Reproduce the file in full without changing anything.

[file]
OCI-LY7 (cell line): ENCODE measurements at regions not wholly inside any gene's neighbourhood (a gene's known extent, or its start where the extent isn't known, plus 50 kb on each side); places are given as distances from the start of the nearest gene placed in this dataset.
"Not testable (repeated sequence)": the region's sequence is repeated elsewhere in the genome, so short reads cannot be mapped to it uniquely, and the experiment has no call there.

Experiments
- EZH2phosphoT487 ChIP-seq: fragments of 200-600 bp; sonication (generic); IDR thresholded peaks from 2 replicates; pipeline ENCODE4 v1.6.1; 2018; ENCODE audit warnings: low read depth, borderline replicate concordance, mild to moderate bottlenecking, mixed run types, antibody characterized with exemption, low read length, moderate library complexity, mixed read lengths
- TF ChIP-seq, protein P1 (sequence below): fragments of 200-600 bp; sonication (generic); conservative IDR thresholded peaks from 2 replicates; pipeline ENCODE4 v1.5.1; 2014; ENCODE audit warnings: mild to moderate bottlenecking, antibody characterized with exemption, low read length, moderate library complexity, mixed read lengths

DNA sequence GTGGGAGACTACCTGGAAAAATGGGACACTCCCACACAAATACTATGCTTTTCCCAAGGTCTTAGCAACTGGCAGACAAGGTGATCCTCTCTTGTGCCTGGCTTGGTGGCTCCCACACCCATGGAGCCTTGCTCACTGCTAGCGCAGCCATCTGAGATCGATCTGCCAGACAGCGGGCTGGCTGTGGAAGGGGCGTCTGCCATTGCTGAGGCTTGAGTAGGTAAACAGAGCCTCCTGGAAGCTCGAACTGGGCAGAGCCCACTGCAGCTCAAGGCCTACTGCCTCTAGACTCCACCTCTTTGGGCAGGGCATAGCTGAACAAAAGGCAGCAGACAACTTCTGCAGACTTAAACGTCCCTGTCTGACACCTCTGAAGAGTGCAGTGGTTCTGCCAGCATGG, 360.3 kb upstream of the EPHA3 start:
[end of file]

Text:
OCI-LY7 (cell line): ENCODE measurements at regions not wholly inside any gene's neighbourhood (a gene's known extent, or its start where the extent isn't known, plus 50 kb on each side); places are given as distances from the start of the nearest gene placed in this dataset.
"Not testable (repeated sequence)": the region's sequence is repeated elsewhere in the genome, so short reads cannot be mapped to it uniquely, and the experiment has no call there.

Experiments
- EZH2phosphoT487 ChIP-seq: fragments of 200-600 bp; sonication (generic); IDR thresholded peaks from 2 replicates; pipeline ENCODE4 v1.6.1; 2018; ENCODE audit warnings: low read depth, borderline replicate concordance, mild to moderate bottlenecking, mixed run types, antibody characterized with exemption, low read length, moderate library complexity, mixed read lengths
- TF ChIP-seq, protein P1 (sequence below): fragments of 200-600 bp; sonication (generic); conservative IDR thresholded peaks from 2 replicates; pipeline ENCODE4 v1.5.1; 2014; ENCODE audit warnings: mild to moderate bottlenecking, antibody characterized with exemption, low read length, moderate library complexity, mixed read lengths

DNA sequence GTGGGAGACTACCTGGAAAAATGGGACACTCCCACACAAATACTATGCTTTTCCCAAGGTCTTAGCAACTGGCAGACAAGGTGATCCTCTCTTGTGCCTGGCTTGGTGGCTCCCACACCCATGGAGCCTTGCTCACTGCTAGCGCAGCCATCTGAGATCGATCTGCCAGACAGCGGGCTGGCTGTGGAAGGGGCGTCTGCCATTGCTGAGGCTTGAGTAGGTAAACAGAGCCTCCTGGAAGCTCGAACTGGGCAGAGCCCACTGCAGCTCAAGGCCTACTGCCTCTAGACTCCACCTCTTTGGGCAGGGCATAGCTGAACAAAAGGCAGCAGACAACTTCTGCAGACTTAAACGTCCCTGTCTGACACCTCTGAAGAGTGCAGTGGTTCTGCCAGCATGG, 360.3 kb upstream of the EPHA3 start: